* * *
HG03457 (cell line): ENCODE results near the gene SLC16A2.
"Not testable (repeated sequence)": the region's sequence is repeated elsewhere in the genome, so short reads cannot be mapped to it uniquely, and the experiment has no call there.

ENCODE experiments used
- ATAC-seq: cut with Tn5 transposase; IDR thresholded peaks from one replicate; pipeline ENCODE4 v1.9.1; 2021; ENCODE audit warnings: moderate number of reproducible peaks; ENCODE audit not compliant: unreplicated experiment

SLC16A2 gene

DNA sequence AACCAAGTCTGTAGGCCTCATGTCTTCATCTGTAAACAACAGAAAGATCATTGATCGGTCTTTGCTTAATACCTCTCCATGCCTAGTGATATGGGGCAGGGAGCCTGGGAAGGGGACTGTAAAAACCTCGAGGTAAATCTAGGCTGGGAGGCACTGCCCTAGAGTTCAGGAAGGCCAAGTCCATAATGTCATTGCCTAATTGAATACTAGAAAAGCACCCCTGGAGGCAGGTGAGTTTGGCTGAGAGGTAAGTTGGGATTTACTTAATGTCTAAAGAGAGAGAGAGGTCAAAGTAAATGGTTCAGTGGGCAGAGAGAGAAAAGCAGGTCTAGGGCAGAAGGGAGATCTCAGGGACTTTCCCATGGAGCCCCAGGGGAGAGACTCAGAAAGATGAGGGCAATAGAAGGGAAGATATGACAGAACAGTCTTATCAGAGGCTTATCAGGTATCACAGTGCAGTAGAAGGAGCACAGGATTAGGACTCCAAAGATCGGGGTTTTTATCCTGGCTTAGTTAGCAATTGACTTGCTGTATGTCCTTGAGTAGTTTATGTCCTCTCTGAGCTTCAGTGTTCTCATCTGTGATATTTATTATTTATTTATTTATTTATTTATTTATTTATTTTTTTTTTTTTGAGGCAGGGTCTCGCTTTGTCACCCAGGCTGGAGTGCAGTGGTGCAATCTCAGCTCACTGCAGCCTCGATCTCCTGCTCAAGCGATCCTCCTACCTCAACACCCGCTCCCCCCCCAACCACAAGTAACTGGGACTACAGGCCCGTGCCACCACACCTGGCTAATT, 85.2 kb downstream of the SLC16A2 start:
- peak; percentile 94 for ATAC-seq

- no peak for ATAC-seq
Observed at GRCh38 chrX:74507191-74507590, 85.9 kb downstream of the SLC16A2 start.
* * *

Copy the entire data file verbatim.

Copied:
HG03457 (cell line): ENCODE results near the gene SLC16A2.
"Not testable (repeated sequence)": the region's sequence is repeated elsewhere in the genome, so short reads cannot be mapped to it uniquely, and the experiment has no call there.

ENCODE experiments used
- ATAC-seq: cut with Tn5 transposase; IDR thresholded peaks from one replicate; pipeline ENCODE4 v1.9.1; 2021; ENCODE audit warnings: moderate number of reproducible peaks; ENCODE audit not compliant: unreplicated experiment

SLC16A2 gene

DNA sequence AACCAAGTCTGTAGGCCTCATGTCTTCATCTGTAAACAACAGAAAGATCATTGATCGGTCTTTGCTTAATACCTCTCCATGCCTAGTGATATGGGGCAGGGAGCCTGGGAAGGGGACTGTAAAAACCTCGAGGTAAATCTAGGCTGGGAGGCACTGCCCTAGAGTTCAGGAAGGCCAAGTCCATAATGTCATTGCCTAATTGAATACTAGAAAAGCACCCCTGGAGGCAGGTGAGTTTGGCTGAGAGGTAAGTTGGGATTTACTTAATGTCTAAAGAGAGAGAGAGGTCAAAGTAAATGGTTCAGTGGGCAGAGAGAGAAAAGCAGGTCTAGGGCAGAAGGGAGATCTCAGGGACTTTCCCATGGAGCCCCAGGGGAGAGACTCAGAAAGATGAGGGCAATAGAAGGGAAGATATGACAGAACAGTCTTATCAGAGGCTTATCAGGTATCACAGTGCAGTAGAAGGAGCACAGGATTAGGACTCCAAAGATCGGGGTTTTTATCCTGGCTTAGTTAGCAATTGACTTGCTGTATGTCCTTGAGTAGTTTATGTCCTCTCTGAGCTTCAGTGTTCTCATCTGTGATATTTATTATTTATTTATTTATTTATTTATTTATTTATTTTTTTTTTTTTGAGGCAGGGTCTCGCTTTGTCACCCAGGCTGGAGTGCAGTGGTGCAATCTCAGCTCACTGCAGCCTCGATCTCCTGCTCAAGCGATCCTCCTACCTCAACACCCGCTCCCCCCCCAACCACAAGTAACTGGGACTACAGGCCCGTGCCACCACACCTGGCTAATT, 85.2 kb downstream of the SLC16A2 start:
- peak; percentile 94 for ATAC-seq

- no peak for ATAC-seq
Observed at GRCh38 chrX:74507191-74507590, 85.9 kb downstream of the SLC16A2 start.